Also, if you want to add a bit of “realism” to it, consider some unintended consequences to the characters’ actions too; fallout and secondary unintended changes.  Aside from the old problem of parallel universes, there’s a Taoist theory that the universe seeks balance.  Heroes rise to challenge villains, and attempts to change the time stream may result it the universe seeking to rebalance itself in interesting ways.

The last problem with time travel is the cliche factor.  You want your readers to be on the edge of their seat.  If they yawn and say been there, done that… you’re doing it wrong.  Star Trek, for example, has done a pretty good job with it’s time travel stories over the decades.  The only ones I found grating were the trapped in a time loop episodes.  Don’t do the time traveling child trying to change the future thing unless you can put such a unique spin on it that it’s barely recognized as copying the X-Men template.  Instead, think more along the lines of Star Trek 4 or Star Trek: First Contact.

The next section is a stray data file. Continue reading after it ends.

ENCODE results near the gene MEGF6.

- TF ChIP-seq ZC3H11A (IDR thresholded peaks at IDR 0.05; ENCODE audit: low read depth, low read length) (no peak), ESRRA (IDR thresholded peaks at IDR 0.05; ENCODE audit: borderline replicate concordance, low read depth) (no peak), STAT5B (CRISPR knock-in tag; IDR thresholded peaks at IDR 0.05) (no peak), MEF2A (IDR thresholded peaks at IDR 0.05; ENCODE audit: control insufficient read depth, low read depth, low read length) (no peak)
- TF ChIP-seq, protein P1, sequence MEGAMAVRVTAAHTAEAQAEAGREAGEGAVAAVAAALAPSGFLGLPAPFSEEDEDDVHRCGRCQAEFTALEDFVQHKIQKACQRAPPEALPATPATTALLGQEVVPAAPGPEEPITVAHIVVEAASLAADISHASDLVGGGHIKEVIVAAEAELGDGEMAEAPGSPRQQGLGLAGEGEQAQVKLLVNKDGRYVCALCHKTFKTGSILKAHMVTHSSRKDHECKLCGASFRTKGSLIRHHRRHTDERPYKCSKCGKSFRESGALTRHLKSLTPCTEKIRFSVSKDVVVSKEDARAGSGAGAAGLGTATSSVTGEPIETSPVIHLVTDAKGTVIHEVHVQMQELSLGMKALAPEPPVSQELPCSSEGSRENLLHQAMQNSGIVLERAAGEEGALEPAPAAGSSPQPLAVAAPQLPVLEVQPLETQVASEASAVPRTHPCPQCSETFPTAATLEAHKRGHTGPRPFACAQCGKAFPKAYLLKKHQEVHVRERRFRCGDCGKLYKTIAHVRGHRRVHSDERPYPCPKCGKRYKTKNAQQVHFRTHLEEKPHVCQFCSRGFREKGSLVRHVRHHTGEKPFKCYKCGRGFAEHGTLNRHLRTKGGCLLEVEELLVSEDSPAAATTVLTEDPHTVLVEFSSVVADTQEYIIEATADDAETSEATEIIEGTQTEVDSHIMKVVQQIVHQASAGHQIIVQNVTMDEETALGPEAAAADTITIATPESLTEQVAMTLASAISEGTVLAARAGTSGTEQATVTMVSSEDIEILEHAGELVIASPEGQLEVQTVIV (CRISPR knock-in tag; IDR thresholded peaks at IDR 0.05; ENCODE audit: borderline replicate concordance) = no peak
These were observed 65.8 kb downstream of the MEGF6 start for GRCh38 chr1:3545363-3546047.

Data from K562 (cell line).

Retroactive Continuity Fun & Games

I’ve mentioned the concept of Retroactive Continuity a few times in the past.  It’s when something gets changed in a story’s or character’s past.  The usual idea is to make the past fit better with a turn the story has has taken.  It could be as simple as the writer came up with what they think is a better idea also.  Since you can’t go back and change the whole story, particularly if it’s part of a published prequel, you have to get creative.

“RetCons” as they’re called for short, are very common in soap operas and comic books.  Fiction writers of all types can benefit from learning to work with them though.  A RetCon can be as simple as a flashback that includes new information that changes the dynamic of a character’s past, or relationship with another character.  Suddenly, there’s a bit more origin for that heinous antagonist, and they used to be a trusted ally.  That one’s been done so much it’s cliche to be honest.  Easy example though.